Struck by how much lip service was being paid to young voters, yet how little real inclusion in the political process they were offered, Young People First (YPF) executive director Zach Kolodin and co-founder Lauren Smith launched YPF last summer as a way to mobilize the demographic to achieve long-term goals in the areas of educational, environmental sustainability, fiscal responsibility, health care, entrepreneurial opportunity, and infrastructure. Their means to that end is the “Future Preparedness Index,” a quantitative gauge of what kind of country and planet young people are inheriting. Koladin, a 2007 Wesleyan grad trained who for a year as a Coro Fellow in Public Affairs and then worked as a strategy consultant to Echoing Green, explained what Young People First and the Future Preparedness Index are all about.
What is the Future Preparedness Index?
The Future Preparedness Index is meant to represent the Millennial Generation’s shared interest in building a strong American future. We’ve tried to boil down a vision of a sustainable, prosperous future to specific goals to which young people can hold their leaders accountable. Future Preparedness represents a vision of what a responsible government ought to provide: sustainable national prosperity and security that benefits all Americans over the long term. The FPI is our main tool to systematically raise issues related to our long-term vision, and force action. We’re currently engaging a wide array of stakeholders in the youth advocacy and policy communities to set the long-term goals that form the core of the FPI in preparation for a Fall 2009 launch.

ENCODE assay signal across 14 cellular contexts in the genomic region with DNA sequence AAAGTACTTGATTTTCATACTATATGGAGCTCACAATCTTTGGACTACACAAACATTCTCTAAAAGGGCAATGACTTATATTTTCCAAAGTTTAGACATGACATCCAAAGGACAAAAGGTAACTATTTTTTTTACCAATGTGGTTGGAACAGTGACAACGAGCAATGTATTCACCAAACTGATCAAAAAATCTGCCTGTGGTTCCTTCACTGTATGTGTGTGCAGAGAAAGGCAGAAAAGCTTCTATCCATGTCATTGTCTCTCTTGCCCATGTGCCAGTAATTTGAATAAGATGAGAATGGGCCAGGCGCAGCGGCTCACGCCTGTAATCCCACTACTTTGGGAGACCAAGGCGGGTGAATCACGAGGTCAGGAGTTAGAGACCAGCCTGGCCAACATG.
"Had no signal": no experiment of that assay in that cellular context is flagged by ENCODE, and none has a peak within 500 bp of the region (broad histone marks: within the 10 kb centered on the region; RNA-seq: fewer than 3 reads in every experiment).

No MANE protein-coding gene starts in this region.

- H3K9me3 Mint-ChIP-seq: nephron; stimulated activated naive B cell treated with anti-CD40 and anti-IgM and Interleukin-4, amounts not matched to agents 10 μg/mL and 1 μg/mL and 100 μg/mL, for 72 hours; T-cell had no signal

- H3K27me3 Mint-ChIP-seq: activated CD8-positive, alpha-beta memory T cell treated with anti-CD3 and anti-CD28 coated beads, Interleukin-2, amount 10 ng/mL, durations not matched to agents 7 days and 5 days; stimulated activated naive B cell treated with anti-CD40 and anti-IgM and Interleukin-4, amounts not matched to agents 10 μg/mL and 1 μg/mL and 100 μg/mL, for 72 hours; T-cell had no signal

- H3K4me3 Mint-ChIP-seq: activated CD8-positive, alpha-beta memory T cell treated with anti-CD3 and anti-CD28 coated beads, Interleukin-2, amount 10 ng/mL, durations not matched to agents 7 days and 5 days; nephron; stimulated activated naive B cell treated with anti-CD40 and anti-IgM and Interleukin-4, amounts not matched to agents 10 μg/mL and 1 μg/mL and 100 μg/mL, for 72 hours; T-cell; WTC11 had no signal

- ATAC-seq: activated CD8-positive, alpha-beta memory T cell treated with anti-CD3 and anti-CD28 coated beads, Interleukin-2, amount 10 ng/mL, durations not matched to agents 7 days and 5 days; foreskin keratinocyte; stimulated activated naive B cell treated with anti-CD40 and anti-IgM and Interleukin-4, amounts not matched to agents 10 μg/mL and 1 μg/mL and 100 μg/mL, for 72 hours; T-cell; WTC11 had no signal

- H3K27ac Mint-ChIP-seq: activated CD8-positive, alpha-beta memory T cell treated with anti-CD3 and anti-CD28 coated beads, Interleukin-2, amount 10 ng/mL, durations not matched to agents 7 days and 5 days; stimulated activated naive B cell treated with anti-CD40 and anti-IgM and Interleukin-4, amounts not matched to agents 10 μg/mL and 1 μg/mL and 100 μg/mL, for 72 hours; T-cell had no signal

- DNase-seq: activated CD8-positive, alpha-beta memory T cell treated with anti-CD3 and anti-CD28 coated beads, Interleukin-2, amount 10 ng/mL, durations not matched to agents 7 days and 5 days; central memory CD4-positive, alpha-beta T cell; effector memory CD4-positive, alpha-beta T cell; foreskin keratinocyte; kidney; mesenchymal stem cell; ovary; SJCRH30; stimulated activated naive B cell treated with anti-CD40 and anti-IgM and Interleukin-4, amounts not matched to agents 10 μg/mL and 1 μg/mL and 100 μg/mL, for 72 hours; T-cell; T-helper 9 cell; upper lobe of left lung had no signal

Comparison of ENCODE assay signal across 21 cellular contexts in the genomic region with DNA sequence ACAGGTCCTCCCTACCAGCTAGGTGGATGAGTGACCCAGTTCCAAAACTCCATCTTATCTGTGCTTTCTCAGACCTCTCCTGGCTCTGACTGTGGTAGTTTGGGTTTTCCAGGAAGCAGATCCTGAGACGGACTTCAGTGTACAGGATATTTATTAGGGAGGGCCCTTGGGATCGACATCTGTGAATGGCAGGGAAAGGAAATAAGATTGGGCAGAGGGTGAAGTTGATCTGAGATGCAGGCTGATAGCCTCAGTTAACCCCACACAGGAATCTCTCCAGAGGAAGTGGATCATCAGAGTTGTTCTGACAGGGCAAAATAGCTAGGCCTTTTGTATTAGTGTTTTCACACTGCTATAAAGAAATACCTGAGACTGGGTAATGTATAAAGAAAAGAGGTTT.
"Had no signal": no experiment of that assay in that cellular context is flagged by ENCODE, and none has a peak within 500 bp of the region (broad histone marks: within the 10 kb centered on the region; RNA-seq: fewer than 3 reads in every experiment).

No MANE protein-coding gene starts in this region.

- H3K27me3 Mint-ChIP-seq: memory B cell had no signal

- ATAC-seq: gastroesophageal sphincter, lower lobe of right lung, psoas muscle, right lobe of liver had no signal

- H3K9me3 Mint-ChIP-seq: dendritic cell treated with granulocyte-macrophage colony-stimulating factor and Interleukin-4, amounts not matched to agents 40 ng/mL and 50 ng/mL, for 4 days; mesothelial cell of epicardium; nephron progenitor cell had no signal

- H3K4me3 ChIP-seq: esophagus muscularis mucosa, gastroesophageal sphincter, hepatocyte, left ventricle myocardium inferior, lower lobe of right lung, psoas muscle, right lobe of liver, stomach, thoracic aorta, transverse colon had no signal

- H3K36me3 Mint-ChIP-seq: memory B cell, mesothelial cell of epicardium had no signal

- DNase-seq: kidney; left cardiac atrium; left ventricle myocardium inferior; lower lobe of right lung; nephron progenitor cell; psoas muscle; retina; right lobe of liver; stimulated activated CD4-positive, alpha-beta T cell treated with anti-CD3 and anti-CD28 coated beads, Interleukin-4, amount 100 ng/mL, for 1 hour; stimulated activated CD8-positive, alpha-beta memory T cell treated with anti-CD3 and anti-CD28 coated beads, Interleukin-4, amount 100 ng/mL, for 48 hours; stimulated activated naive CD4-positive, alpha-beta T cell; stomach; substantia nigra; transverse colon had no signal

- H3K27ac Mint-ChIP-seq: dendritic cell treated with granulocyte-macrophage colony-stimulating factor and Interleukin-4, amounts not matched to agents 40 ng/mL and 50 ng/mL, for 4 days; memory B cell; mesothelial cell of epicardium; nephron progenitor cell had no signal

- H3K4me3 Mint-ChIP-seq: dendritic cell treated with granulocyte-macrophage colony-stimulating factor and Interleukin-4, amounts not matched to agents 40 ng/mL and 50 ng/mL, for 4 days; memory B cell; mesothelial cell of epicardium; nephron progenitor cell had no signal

Where did the idea come from and how did you start Young People First?
I started brainstorming new ideas for mobilizing young people with YPF co-founder Lauren Smith in summer 2008. We were really interested in crowdsourcing technologies. The Future Preparedness Index concept really took hold as the financial crisis was deepening in the fall and winter of 2008. We realized that future preparedness was exactly what this country lacked. Our leaders had allowed a partially hidden crisis to overtake the nation. We saw young people as the best watchdogs for that sort of thing. At that time, the YPF team had a bunch of programs we were pursuing, so we began to focus more directly on developing the FPI.
So basically a bunch of recent college grads got together and just had the will to make it happen? What’s that been like? A big party or a lot of sleepless nights? A little of both?
It’s been occasionally exhilarating but mostly pretty mundane. Initially we were probably overly audacious–this business requires a big dose of modesty. But since realizing how much great work is being done in youth organizing, and beginning to work with these organizations, it’s gone much more smoothly. I can tell you one thing for sure: it’s not a big party–it’s a lot of working alone or in pairs in coffeeshops, cramped apartments, and windowless offices. But I’m not complaining.
Where do things stand with FPI development right now?
We’ve got several committees of young leaders working on the core FPI indicators. But what we’re really focusing on is asking young people for input through our FPI Development questionnaire. Quick plug: it matters, it’s short, and it’s right here.
What are you trying to achieve ultimately? What would success look like?
We want to give young people a reliable framework for raising and addressing issues of long-term national and regional concern. To this end, we’re training young people in legislation analysis and organizing in three locations beginning this fall. We aim for future preparedness to become part of the political discourse in the way that fiscal responsibility is currently used: as shorthand for responsible, forward-thinking governance. Ultimately were trying to shift policy priorities toward consistently accounting for and addressing America’s long-term challenges. No more hidden crises.